Olympus E-PL1 Panasonic Lumix DMC-G10 Samsung NX10
Sensor (effective resolution) 12.1-megapixel Live MOS 12.1-megapixel Live MOS 14.6-megapixel CMOS
17.3mm x 13mm 17.3mm x 13mm 23.4mm x 15.6mm
Color depth 12 bits n/a n/a
Sensitivity range ISO 100 - ISO 3,200 ISO 100 - ISO 6,400 ISO 100 - ISO 3,200
Focal-length multiplier 2x 2x 1.5x
Continuous shooting 3.0 fps
18 JPEG/ 10 raw
3.2 fps
unlimited JPEG/ 7 raw
3.0 fps
10 JPEG/ 3 raw
Viewfinder Optional plug-in articulating EVF
1,440,000 dots
0.58x magnification
1,440,000 dots
0.7x magnification
VGA/921,000 dots
0.86x magnification
Autofocus 11-area contrast AF 23-area contrast AF 15-point contrast AF
Metering 324 area 144 zone 247 segment
Shutter 60-1/2000 sec; bulb to 30 minutes 60-1/4000 sec; bulb to 4 minutes 30-1/4000 sec.; bulb to 8 minutes
Flash Yes Yes Yes
LCD 2.7-inch fixed
230,000 dots
3-inch fixed
460,000 dots
3-inch fixed AMOLED
VGA (614,000 dots)
Image stabilization Sensor shift Optical Optical
Video (max resolution at 30fps) 720p Motion JPEG AVI 720p Motion JPEG MOV 720p H.264 MPEG-4
Audio I/O Mic None None
Battery life (CIPA rating) 290 shots 380 shots 400 shots
Dimensions (WHD, inches) 4.5 x 2.8 x 1.6 4.9 x 3.3 x 2.9 4.8 x 3.4 x 1.6
Weight (ounces) 12.4 11.9 (est) 14.5
Mfr. Price est $549 (body only)
n/a n/a
$599 (with 14-42mm f3.5-5.6 lens)
$599.95 (with 14-42mm f3.5-5.6 lens)
$699.99 (with 18-55mm 3.5-5.6 lens)
n/a n/a

I generally like Samsung's NX lenses--I used the 18-55mm kit lens, 30mm prime, and 50-200mm telephoto. They feel relatively well constructed, despite using plastic mounts. (The 50-200mm mount might be metal, but if so it's pretty plastic-feeling metal.) The zooms have image stabilization built in while the 30mm doesn't, which is one of the few drawbacks to relying on optical image stabilization--it's not in every lens. All the lenses are comfortable to operate, with smoothly rotating zoom and manual focus rings. The 50-200 does feel a bit overweighted for the body, though. All three are reasonably fast, and thanks to internal focus, quiet. They don't focus as close as I'd like, however; 10 and 11 inches for the 30mm and 18-55, respectively.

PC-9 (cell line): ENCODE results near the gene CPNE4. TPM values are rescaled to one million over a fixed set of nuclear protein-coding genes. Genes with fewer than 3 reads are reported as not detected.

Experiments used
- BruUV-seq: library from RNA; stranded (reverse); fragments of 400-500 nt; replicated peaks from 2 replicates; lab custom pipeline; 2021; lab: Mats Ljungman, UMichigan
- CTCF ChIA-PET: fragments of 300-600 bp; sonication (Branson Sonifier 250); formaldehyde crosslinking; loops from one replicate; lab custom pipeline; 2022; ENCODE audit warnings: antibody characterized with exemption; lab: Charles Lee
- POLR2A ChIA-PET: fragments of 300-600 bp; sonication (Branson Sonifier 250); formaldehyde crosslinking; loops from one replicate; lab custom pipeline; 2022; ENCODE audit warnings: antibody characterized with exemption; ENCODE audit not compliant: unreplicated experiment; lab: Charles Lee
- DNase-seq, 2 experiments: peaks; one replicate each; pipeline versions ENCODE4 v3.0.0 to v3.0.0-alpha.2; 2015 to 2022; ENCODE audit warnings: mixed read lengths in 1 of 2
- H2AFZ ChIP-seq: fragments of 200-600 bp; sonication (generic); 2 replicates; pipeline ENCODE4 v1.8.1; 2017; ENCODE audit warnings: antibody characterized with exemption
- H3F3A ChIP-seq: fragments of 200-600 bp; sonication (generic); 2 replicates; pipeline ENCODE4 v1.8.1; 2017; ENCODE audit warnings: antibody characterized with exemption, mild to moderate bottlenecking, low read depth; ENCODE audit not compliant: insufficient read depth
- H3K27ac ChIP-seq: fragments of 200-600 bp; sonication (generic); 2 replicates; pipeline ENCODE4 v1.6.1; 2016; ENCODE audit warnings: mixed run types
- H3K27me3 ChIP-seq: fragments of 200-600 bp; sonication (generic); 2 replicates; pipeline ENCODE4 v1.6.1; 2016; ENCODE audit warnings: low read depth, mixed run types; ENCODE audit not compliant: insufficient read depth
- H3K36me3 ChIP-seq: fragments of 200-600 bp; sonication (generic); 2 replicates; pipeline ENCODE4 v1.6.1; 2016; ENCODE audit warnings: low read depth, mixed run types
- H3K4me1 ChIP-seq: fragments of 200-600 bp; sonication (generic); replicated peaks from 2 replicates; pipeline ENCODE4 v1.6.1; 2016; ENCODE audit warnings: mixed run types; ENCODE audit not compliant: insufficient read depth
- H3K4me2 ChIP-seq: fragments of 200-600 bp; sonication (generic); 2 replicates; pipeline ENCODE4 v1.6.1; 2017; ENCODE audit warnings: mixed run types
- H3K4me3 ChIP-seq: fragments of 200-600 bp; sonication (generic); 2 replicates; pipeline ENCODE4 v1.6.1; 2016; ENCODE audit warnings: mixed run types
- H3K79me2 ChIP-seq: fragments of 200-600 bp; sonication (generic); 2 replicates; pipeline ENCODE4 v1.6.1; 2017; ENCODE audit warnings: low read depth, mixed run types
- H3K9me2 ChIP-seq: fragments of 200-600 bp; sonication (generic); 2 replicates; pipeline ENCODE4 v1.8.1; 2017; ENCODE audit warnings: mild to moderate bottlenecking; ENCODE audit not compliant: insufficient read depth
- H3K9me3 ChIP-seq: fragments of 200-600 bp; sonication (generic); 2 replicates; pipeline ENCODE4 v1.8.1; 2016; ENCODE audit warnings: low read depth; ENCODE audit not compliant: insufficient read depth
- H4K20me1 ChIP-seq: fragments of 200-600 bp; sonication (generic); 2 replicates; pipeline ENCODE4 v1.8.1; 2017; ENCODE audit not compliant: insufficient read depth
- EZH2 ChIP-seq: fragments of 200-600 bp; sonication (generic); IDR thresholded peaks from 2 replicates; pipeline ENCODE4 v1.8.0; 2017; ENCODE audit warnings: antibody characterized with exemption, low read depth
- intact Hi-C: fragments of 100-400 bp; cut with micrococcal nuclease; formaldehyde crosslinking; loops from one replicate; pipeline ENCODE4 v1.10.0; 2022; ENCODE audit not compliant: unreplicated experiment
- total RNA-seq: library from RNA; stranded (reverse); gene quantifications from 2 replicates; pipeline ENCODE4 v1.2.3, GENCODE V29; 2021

While it doesn't deliver class-leading performance, the NX10 does quite respectably. It powers on and shoots in 0.8 second; though relatively fast, keep in mind that it defaults to sensor cleaning on startup disabled, which adds at least a second delay. More irritating, when sensor cleaning is enabled it occurs every time the camera comes out of standby, not just on startup and perhaps shutdown like most dSLRs and ILCs. In bright conditions, it takes 0.5 second to focus and shoot, which is at the top of the range what we consider acceptable for the price and class. Ditto for its 0.7-second shot lag in dim light. Raw shooting takes a hair longer than JPEG--2 consecutive raw shots run 1.2 seconds vs. 1.0 for JPEG--though both represent reasonable times for the class. The flash recycles pretty quickly, though, bumping up to just 1.5 seconds. Despite comparatively good frame rates for burst performance, shooting action with an EVF camera is more miss than hit in general, making speed here kind of moot.

The LCD is nice and bright, if a bit contrasty, and sharp enough to use for manual focusing. But the EVF isn't great; it's low resolution, which makes it hard to use for manual focus, too contrasty and a bit jerky on the refresh. Plus, there's no way to override the automatic switching between the LCD and EVF when you put the camera up to your eye--or accidentally block the sensor with something.